Molly Grace James

A Life Well Lived…



Mood Follows Action

Current mood: tired, yet hopeful.

In feeling tired I should just stay at home and not work towards my fitness goals? That of course depends.

Ultra endurance athlete and dad of four Rich Roll has succinctly said: “Mood follows action.”

Which means reliance on motivation is not what it takes to get up and get going.

Said another way: Don’t think. Do.

If I listened to every desire to hide out in my apartment with my kitten loves I would probably never get to “doing” part that is needed to advance my strength and lifting.

So what do you do when your brain and body have competing goals?

At the moment I am fortunate to have an extremely goal driven partner who helps bring out the best in my work out sessions. And who motivates me, as in will work out without me if I don’t get moving, to continue down the path of lifting/fitness success.

And I would add once you do then think.

In other words, it is easy to get stuck (at least it is for me) obsessing over every lift and over-analyzing each action. Too much of this and it is unproductive.

It is still helpful to evaluate on a broader level the trends of what went well or what didn’t. And to save the analysis for a coach or someone who can give you a better assessment.

Also, action for the sake of action must be balanced by listening to your body and taking proper rest measures.

Many days I feel exhausted. And perhaps this is a larger trend of the need to fine tune my sleep, nutrition, intensity of workouts.

Again, it is crucial to listen to the needs of your body. This is a bit trickier because of those competing desires. Fortunately resting appropriately is vital to any training program.

This thought reminded me of an Outdoor Magazine article called 8 Principles to Do it Better, by Brad Stulberg, which I found to be tremendously helpful.

Here’s the quick rundown of the principles:

  1. Stress + Rest = Growth
  2. Focus on the Process, Not Results
  3. Stay Humble
  4. Build Your Tribe
  5. Take Small, Consistent Steps to Achieve Big Gains
  6. Be a Minimalist to Be a Maximalist
  7. Make the Hard Thing Easier
  8. Remember to Experience Joy

Fortunately, there is always hope. Hope that improvements will happen. Hope that you will become a stronger, better person. And hope that additional information will continue to help with that process.

As the article mentioned, with respect to the third principle, “Knowledge is always evolving and advancing—if you want to evolve and advance with it, you need to keep an open mind.”

And that, to me, is comforting.

So here’s to advancing!


Photo by ivan Torres on Unsplash

How a skinny distance runner transformed into the strongest she’s been in her life 

If I had to write catchy click-bait title to this part of my life it would be most likely be something along those lines. The what is pretty simple, the how fairly straightforward, but the why is where the complexity begins. And what does it mean to be strong anyways? Mentally, emotionally, physically – those are all components – right?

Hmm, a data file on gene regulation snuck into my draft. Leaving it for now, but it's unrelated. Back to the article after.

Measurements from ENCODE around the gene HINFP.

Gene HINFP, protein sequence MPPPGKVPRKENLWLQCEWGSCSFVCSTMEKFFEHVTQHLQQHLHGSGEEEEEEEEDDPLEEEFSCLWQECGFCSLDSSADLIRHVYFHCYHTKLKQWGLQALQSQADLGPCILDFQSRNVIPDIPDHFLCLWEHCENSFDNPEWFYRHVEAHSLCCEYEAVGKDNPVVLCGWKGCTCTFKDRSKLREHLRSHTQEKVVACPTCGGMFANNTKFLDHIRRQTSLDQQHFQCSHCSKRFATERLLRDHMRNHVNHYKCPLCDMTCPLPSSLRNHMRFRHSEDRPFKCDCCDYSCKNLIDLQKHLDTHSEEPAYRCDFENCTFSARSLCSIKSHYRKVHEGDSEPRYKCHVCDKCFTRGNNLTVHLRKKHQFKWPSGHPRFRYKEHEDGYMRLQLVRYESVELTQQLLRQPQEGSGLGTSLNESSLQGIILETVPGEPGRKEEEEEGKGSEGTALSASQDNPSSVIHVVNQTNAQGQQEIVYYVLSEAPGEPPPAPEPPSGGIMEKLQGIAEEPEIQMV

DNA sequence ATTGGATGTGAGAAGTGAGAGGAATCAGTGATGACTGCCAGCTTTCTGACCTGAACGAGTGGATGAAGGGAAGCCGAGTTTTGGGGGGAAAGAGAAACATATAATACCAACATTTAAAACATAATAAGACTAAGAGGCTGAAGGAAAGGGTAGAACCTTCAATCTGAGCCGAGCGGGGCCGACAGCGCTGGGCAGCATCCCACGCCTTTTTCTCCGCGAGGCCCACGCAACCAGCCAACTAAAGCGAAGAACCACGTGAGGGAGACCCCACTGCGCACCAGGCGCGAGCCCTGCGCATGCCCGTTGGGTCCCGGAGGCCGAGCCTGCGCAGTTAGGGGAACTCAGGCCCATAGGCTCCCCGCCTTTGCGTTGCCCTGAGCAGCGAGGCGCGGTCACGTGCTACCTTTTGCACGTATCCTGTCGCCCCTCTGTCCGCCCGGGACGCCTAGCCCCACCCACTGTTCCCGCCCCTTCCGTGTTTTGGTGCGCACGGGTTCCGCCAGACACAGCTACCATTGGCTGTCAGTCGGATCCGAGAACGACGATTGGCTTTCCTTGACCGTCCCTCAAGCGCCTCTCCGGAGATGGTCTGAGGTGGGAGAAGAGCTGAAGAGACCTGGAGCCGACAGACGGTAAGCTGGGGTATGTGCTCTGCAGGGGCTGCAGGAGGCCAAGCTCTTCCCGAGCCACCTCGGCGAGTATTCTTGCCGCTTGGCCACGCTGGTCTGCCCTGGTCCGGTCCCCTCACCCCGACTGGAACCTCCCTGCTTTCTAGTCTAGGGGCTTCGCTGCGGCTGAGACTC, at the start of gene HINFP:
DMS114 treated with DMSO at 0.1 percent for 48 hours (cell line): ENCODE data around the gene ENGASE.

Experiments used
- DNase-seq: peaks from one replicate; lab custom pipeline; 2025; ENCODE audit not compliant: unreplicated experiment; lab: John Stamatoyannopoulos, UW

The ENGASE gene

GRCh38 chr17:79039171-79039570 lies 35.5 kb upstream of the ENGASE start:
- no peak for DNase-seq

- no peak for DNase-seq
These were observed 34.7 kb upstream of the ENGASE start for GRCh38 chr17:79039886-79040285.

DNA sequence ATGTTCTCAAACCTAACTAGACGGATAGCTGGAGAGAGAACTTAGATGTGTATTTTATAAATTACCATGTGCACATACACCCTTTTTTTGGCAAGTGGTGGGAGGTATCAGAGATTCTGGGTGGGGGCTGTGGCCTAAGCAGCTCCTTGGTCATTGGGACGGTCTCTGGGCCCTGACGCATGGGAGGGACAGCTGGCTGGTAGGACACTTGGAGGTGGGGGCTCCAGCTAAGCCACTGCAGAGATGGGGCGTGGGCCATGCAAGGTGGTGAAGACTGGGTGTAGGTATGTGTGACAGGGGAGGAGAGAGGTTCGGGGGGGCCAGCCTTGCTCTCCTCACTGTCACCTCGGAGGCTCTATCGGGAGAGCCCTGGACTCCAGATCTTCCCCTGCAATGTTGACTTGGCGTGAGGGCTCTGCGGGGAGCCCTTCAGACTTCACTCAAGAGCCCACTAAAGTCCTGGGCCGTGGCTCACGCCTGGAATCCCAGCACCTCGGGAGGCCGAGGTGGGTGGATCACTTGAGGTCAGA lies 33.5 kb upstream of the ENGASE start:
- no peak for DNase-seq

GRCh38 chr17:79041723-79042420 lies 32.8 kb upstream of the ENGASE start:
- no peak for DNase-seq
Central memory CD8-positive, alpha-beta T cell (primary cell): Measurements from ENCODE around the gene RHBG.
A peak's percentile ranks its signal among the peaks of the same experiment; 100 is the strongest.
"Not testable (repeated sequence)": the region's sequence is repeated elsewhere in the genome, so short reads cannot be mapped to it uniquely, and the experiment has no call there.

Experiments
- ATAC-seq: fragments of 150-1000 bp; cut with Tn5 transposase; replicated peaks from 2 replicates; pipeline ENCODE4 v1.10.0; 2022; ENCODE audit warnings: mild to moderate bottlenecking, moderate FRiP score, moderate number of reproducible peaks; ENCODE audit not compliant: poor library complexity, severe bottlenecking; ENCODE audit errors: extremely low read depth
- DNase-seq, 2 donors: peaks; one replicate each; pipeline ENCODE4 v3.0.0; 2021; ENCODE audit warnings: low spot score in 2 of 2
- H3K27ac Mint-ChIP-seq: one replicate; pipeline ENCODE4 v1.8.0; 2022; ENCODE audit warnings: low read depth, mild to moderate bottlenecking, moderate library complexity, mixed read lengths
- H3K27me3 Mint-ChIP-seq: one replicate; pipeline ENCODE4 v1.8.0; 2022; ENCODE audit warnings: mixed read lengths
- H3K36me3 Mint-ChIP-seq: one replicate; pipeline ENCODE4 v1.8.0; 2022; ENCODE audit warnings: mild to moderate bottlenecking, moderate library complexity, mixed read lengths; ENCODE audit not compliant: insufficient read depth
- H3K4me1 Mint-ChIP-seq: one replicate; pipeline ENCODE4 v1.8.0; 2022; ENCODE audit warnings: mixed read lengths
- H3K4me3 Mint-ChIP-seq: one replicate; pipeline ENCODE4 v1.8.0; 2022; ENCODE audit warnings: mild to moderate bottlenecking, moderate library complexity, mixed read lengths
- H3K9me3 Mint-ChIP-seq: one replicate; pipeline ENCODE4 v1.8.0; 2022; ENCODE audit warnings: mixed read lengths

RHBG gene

As each of those improve it feels like there is more room for growth and continued improvement.

And the questions keep coming.

Is a life in balance a happy one? Is a life focused on achieving the most you can one of fulfillment? And what about the ability to then help others?

It feels in many ways to be a typical story. In college I felt lost. I tried out for the D1 Lacrosse team – had the fastest mile in tryouts and due to limited hand-eye coordination failed almost everything else (anyone who knows me knows this to be the case).

I found glimpses of purpose and belonging by picking myself back up and asking Bruce Lehane, the distance coach, if I could join the BU track and Cross Country team. I worked incredibly hard achieving times I never thought were possible. But I felt isolated. I struggled with feeling “good enough” and struggled with body image and disorders eating habits.

Fast forward to graduation and the sinking feeling of not achieving enough hit me full force. I always knew I would be “successful,” but feeling like an aimless wanderer was terrifying. A journey with no fixed endpoint – how was and is this survivable?!

By lifting and achieving measurable results – it sounds silly, but I started to feel like myself again.


We are all wired differently, but for me having a direction a sense of improvement motivates me and pulls me through times that feel overwhelming or dark.

And as I continue to progress and have a desire for improvement I have to remember where I was when I started – a person with hopes and dreams… who could barely squat her body weight. And who still today struggles with feelings of inadequacy and periods of sadness.

And it is easy to think: hey, that person over there has it all together, but maybe in life we are all in the rough draft figuring it out stage.

Or maybe there is, and always will be strength in vulnerability.

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